Jimmie L Carter v. Connie Gipson

Filing 5

ORDER TO SHOW CAUSE WHY PETITION FOR WRIT OF HABEAS CORPUS SHOULD NOT BE DISMISSED by Magistrate Judge Alicia G. Rosenberg. The court orders Petitioner to show cause, in writing, on or before March 8, 2024, why the court should not recommend dismissal of the Petition for Writ of Habeas Corpus as moot or barred by the statute of limitations. (see document for further details) (hr)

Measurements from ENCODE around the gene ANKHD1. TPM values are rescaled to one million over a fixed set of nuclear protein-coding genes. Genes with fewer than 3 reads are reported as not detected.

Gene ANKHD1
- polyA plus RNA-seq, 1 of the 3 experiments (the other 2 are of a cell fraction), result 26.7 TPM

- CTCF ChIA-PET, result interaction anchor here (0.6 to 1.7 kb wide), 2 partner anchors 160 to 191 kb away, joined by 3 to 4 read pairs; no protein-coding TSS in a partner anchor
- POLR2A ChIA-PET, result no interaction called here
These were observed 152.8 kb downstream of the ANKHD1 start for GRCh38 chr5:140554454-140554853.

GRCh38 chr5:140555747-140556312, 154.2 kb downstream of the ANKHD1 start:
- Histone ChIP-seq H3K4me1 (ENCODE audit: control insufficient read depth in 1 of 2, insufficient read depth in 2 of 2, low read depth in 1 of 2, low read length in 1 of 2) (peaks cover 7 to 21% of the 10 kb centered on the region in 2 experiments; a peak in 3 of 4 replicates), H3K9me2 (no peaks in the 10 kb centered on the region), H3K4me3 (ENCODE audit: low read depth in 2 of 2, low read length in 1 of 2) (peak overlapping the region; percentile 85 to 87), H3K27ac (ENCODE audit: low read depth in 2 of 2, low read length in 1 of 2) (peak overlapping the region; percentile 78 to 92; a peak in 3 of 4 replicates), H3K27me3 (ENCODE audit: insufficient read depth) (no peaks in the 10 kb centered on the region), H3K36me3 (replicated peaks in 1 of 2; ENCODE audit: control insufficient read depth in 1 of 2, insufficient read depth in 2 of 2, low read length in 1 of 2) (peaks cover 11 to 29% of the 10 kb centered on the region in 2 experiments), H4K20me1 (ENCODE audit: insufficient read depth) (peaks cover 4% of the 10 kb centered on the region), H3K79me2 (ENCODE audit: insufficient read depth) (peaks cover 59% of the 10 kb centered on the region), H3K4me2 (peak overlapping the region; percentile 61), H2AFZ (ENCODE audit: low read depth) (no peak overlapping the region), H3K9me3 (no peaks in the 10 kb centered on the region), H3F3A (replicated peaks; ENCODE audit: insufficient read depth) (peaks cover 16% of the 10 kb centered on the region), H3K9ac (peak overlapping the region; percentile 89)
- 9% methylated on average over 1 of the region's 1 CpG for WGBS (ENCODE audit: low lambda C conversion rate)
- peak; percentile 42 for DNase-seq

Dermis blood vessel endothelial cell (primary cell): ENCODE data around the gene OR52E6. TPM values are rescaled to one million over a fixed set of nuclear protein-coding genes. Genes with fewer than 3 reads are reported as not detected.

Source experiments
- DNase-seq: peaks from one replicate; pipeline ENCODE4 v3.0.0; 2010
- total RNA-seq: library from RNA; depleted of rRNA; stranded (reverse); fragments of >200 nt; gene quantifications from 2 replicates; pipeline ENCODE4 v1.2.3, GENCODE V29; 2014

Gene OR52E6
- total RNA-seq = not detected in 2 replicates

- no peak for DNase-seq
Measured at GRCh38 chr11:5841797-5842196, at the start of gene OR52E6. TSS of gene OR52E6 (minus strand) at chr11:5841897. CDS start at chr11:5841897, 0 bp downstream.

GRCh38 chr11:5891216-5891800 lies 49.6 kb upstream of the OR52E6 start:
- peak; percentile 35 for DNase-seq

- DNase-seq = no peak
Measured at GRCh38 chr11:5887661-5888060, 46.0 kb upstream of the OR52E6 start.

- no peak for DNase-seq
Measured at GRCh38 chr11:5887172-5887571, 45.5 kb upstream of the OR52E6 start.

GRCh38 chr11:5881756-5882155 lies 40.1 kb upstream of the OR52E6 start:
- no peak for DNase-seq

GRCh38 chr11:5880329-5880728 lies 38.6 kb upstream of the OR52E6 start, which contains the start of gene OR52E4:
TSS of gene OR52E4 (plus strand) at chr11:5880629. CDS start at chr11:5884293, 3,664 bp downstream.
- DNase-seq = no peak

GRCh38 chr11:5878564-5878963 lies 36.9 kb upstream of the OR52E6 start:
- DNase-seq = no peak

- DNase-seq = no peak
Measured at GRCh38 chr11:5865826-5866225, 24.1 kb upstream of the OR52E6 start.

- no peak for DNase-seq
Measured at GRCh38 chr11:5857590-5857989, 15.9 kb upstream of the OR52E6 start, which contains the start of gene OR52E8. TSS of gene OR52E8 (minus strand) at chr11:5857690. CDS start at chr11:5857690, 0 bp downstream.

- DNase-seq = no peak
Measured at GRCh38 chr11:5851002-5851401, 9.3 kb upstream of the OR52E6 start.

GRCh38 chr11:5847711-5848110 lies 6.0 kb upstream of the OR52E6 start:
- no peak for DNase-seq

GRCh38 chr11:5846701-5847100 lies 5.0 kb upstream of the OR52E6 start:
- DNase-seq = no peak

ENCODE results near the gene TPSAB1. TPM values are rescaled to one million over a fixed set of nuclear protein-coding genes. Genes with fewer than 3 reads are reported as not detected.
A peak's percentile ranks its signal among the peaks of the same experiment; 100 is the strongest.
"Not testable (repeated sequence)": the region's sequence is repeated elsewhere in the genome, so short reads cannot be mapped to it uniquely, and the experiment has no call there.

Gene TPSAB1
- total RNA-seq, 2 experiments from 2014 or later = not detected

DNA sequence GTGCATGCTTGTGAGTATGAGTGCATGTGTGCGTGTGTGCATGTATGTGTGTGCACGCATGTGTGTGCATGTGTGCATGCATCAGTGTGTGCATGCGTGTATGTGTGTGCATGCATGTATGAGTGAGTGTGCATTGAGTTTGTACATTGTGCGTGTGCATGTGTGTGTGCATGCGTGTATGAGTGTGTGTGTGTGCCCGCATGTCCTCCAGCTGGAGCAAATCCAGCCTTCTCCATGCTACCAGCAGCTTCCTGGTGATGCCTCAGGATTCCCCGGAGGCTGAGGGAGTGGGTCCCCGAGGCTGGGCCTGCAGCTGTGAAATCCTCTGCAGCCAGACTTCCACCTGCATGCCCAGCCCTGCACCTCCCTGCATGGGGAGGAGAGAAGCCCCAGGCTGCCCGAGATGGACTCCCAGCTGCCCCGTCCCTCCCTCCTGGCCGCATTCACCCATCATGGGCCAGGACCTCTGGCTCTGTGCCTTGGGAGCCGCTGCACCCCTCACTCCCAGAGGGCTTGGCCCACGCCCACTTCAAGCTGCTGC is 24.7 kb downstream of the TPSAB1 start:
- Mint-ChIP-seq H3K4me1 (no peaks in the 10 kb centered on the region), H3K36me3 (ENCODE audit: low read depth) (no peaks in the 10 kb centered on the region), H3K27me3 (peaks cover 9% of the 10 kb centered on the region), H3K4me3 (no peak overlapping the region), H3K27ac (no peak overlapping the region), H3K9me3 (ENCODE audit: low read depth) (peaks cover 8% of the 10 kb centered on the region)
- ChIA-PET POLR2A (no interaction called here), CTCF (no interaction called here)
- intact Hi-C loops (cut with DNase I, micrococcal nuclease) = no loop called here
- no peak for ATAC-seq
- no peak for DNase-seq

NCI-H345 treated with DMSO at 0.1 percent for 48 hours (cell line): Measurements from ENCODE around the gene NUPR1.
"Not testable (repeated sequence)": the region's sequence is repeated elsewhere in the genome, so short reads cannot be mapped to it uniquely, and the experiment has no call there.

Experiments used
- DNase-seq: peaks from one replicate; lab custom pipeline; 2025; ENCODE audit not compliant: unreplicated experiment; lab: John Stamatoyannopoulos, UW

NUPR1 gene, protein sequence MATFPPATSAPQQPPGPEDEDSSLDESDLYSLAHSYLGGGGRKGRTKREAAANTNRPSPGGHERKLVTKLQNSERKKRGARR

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1 2 3 4 5 6 7 8 UNITED STATES DISTRICT COURT 9 CENTRAL DISTRICT OF CALIFORNIA 10 11 12 JIMMIE L. CARTER, 13 Petitioner, 14 CONNIE GIPSON, CDCR Dir., 15 Respondent. 16 17 18 19 20 21 22 23 ) ) ) ) ) ) ) ) ) ) ) NO. CV 22-4775-AB (AGR) ORDER TO SHOW CAUSE WHY PETITION FOR WRIT OF HABEAS CORPUS SHOULD NOT BE DISMISSED Petitioner has filed a Petition for Writ of Habeas Corpus by a Person in State Custody (“Petition”), pursuant to 28 U.S.C. § 2254. (Dkt. No. 1.)1 The Petition appears moot and barred by the statute of limitations. Therefore, the court orders Petitioner to show cause in writing, on or before March 8, 2024, why the court should not recommend dismissal of the Petition for Writ of Habeas Corpus as moot or barred by the statute of limitations 24 25 26 27 28 1 Page citations are to the page numbers generated by the CM/ECF system in the header of the document. 1 I. 2 PROCEDURAL HISTORY 3 The Court takes judicial notice of the records in Petitioner’s prior federal 4 habeas corpus action in the Central District of California2 and the available state 5 court records. See Fed. R. Evid. 201; Porter v. Ollison, 620 F.3d 952, 955 n.1 6 (9th Cir. 2010) (taking judicial notice of state court docket). 7 On November 9, 2011, a Los Angeles County Superior Court jury found 8 Petitioner guilty of robbery (Cal. Penal Code § 211) and found true that the 9 principal in the robbery was armed with a firearm (Cal. Penal Code 10 § 12022(a)(1)). (See People v. Carter, 2013 WL 98534, *1 (Cal. App. 2013); 11 https://www.lacourt.org/criminalcasesummary (Case No. MA052761).) In a 12 bench trial, the court determined that Petitioner previously suffered a 1998 13 robbery conviction. (See Carter, 2013 WL 98534, *1.) On December 30, 2011, 14 the trial court sentenced Petitioner to state prison for a total term of 17 years. 15 (Id.) The California Court of Appeal affirmed in an unpublished opinion. People 16 v. Carter, 2013 Cal. App. Unpub. LEXIS 164 (2013). 17 On January 6, 2021, the Superior Court re-sentenced Petitioner to a total 18 term of 16 years in state prison. (Petition at 2); (See 19 https://www.lacourt.org/criminalcasesummary/ui/Selection.aspx (Case No. 20 MA052761).) The Petition does not indicate that Petitioner appealed. 21 Petitioner constructively filed the underlying Petition on July 6, 2022. (Dkt. 22 No. 1 at 8, 20.) The Petition contains a single ground for relief challenging 23 Petitioner’s sentence. 24 25 26 27 28 2 Carter v. Grounds, CV 14-3238 RZ (C.D. Cal.) (“Carter I”). The District Court denied the Petition for Writ of Habeas Corpus and denied a certificate of appealability. (Dkt. No. 25-27.) The Ninth Circuit denied a certificate of appealability. (Dkt. No. 35.) 2 1 II. 2 DISCUSSION 3 The Petition was filed after enactment of the Antiterrorism and Effective 4 Death Penalty Act of 1996 (“AEDPA”). Therefore, the court applies the AEDPA in 5 reviewing the petition. See Lindh v. Murphy, 521 U.S. 320, 336 (1997). 6 A. 7 The Petition acknowledges that Petitioner was resentenced on January 6, 8 9 Sentencing on January 6, 2021 2021 to 16 years in prison. (Petition, Dkt. No. 1 at 2.) Nevertheless, the Petition contains only one ground for relief that 10 challenges various aspects of the sentencing before a different judge on 11 December 30, 2011. (Id. at 5.) Petitioner asks that the court remand his case 12 for resentencing, which appears to have occurred already on January 6, 2021. 13 (Id. at 17.) 14 According to the Superior Court’s website,3 Petitioner was sentenced on 15 January 6, 2021 to 16 years in prison. The 16-year term consists of the following 16 components: (1) the upper term of 5 years for conviction after jury trial for second 17 degree robbery; (2) doubled (5 + 5) for an aggregate of 10 years based on a prior 18 1998 robbery conviction pursuant to Cal. Penal Code §§ 667(b)-(i) and 19 1170.12(a)-(e); (3) a consecutive 1-year term pursuant to Cal. Penal Code § 20 12022(a)(1); and (4) a consecutive 5-year term pursuant to Cal. Penal Code § 21 667(a). 22 23 The Petition does not challenge the January 6, 2021 sentencing and, therefore, appears to be moot. 24 B. 25 The AEDPA contains a one-year statute of limitations for a petition for writ 26 Timeliness of habeas corpus filed in federal court by a person in custody pursuant to a 27 28 3 See https://www.lacourt.org/criminalcasesummary (Case No. MA052761). 3 1 judgment of a state court. 28 U.S.C. § 2244(d)(1). The one-year period starts 2 running on the latest of either the date when a conviction becomes final under 28 3 U.S.C. § 2244(d)(1)(A) or on a date set in section 2244(d)(1)(B)-(D). The statute 4 of limitations applies to each claim on an individual basis. See Mardesich v. 5 Cate, 668 F.3d 1164, 1171 (9th Cir. 2012). 6 7 1. The Date on Which Conviction Became Final Under 28 U.S.C. § 2244(d)(1)(A), the limitations period runs from the date 8 on which the judgment became final by the conclusion of direct review or the 9 expiration of the time for seeking direct review. 10 The Superior Court resentenced Petitioner on January 6, 2021. Petitioner’s 11 conviction became final 60 days later – on March 8, 2021 – when the time for 12 filing a notice of appeal expired. See People v. Alexander, 45 Cal. App. 5th 341, 13 344-45 (2020); Cal. Rules of Court, Rule 8.308(a) (providing defendant has 60 14 days to appeal). Absent tolling, the statute of limitations expired one year later on 15 March 8, 2022. 16 Petitioner constructively filed this Petition on July 6, 2022, approximately 17 four months later. Accordingly, absent a showing that the accrual date was 18 delayed or the limitations period was tolled, the Petition is untimely. 19 20 2. Delayed Accrual – § 2244(d)(1)(D) Under § 2244(d)(1)(D), the limitations period starts running on “the date on 21 which the factual predicate of the claim or claims presented could have been 22 discovered through the exercise of due diligence.” 28 U.S.C. § 2244(d)(1)(D). 23 The “‘due diligence’ clock starts ticking when a person knows or through diligence 24 could discover the vital facts, regardless of when their legal significance is 25 actually discovered.” Ford v. Gonzalez, 683 F.3d 1230, 1235 (9th Cir. 2012). 26 Petitioner has not argued that he is entitled to a later start date than the 27 date his conviction and sentence became final, and the court sees no basis for 28 delayed accrual. 4 1 2 3. Statutory Tolling Generally, the statute of limitations is tolled during the time “a properly filed 3 application for State post-conviction or other collateral review with respect to the 4 pertinent judgment or claim is pending.” 28 U.S.C. § 2244(d)(2); see Waldrip v. 5 Hall, 548 F.3d 729, 734 (9th Cir. 2008). However, once the limitation period has 6 expired, later-filed state habeas petitions do not toll the limitation period. See 7 Jiminez v. Rice, 276 F.3d 478, 482 (9th Cir. 2001). 8 9 Petitioner did not file any state court habeas petition after the sentence imposed on January 6, 2021 became final. (See 10 https://appellatecases.courtinfo.ca.gov.) Accordingly, the Petition is untimely 11 unless Petitioner can demonstrate that he is entitled to equitable tolling. 12 13 4. Equitable Tolling A prisoner who files a federal habeas petition after expiration of the 14 one-year statute of limitations may be entitled to equitable tolling. See Holland v. 15 Florida, 560 U.S. 631, 649 (2010). The petitioner must show “‘(1) that he has 16 been pursuing his rights diligently, and (2) that some extraordinary circumstance 17 stood in his way’ and prevented timely filing.” Id. (citation omitted). The diligence 18 required for equitable tolling is “‘reasonable diligence’” and not maximum feasible 19 diligence. Id. at 653 (citation omitted). To show an extraordinary circumstance, a 20 petitioner must show more than garden variety attorney negligence. Id. at 652-53 21 (noting that attorney abandonment may satisfy standard). The extraordinary 22 circumstances must be the cause of the untimeliness. Bryant v. Ariz. Att’y Gen., 23 499 F.3d 1056, 1061 (9th Cir. 2010). “Indeed, the threshold necessary to trigger 24 equitable tolling [under AEDPA] is very high, lest the exceptions swallow the 25 rule.” Miranda v. Castro, 292 F.3d 1063, 1066 (9th Cir. 2002) (internal quotation 26 marks and citation omitted). 27 28 Petitioner has not shown reasonable diligence in pursuing his rights or an extraordinary circumstance that caused his untimeliness. Absent a basis for 5 1 2 3 equitable tolling, the Petition remains untimely. 5. Actual Innocence Actual innocence “serves as a gateway through which a petitioner may 4 pass” a statute of limitations impediment. McQuiggin v. Perkins, 569 U.S. 383, 5 386 (2013). “[A] petitioner does not meet the threshold requirement unless he 6 persuades the district court that, in light of the new evidence, no juror, acting 7 reasonably, would have voted to find him guilty beyond a reasonable doubt.” Id. 8 (quoting Schlup v. Delo, 513 U.S. 298, 329 (1995)). 9 To be credible, Petitioner must support his claim of actual innocence with 10 “new reliable evidence–whether it be exculpatory scientific evidence, trustworthy 11 eyewitness accounts, or critical physical evidence–that was not presented at 12 trial.” House v. Bell, 547 U.S. 518, 537 (2006) (quoting Schlup, 513 U.S. at 324) 13 (emphasis in original). Based on all the evidence, both old and new, "the court 14 must make 'a probabilistic determination about what reasonable, properly 15 instructed jurors would do.'" Id. at 538 (citation omitted). "The court's function is 16 not to make an independent factual determination about what likely occurred, but 17 rather to assess the likely impact of the evidence on reasonable jurors." Id. 18 Petitioner attaches a declaration dated October 26, 2017 from Wayne 19 Jones, Petitioner’s co-defendant before Jones entered a plea of nolo contendere. 20 The declaration does not satisfy Petitioner’s burden. 21 On direct appeal, the California Court of Appeal set forth the following facts: 22 [¶] The evidence at trial established that 23 [Petitioner] and Wayne Jones committed a robbery at 24 Camacho Auto Sales in Lancaster on May 7, 2011. That 25 day, [Petitioner], who had recently purchased a car from 26 the business, came to the establishment to make a 27 payment on his car. After he left, Jones entered, and 28 pointing a gun at the receptionist, took between $800 and 6 1 $1000. As the robbery took place, [Petitioner] circled the 2 area in his car several times. After taking the money, 3 Jones exited and entered the passenger side of 4 [Petitioner’s] car which drove off. All of these events 5 were videotaped. [¶] Several days later, law enforcement arrested 6 7 [Petitioner] and Jones in [Petitioner’s] car. The car was 8 eventually taken to one of Camacho’s lots. 9 Subsequently, two Camacho Auto Sales employees (a 10 licensed recovery agent and a repossession agent) 11 searched the car and found, hidden in the back of the 12 passenger seat, the gun Jones had used in the robbery. 13 Carter, 2013 Cal. App. Unpub. LEXIS 164, at *1-*2 (footnote omitted). 14 The 2017 declaration from Jones is dated over six years after the robbery 15 and over 4½ years before Petitioner constructively filed the Petition in this court. 16 Mr. Jones declared that he committed robbery at Camacho Auto Sales on May 7, 17 2011. He was not “influenced or coerced by anybody else.” He “acted alone in 18 the matter” and Petitioner “was not involved in and did not participate in any way.” 19 (Dkt. No. 1 at 19.) 20 Petitioner has not shown that, in light of the old and new evidence, no 21 reasonable juror would have voted to find him guilty beyond a reasonable doubt. 22 Mr. Jones’ declaration is wholly conclusory and does not undermine the 23 videotaped evidence of Petitioner driving around the business while Jones 24 robbed it and of Jones getting into the passenger side of Petitioner’s car after 25 leaving with the money. Nor does Mr. Jones’ declaration undermine the evidence 26 that the gun used in the robbery was found hidden in Petitioner’s car. Rather, 27 Jones’ declaration is consistent with the evidence that Jones was alone when he 28 entered Camacho Auto Sales, pointed a gun at the receptionist, and took 7 1 between $800 and $1000. 2 III. 3 ORDER 4 The court orders Petitioner to show cause, in writing, on or before March 8, 5 2024, why the court should not recommend dismissal of the Petition for Writ of 6 Habeas Corpus as moot or barred by the statute of limitations. If Petitioner does 7 not respond to this Order to Show Cause, the court will recommend that the 8 District Court dismiss the Petition. 9 10 11 12 13 DATED: February 5, 2024 ALICIA G. ROSENBERG United States Magistrate Judge 14 15 16 17 18 19 20 21 22 23 24 25 26 27 28 8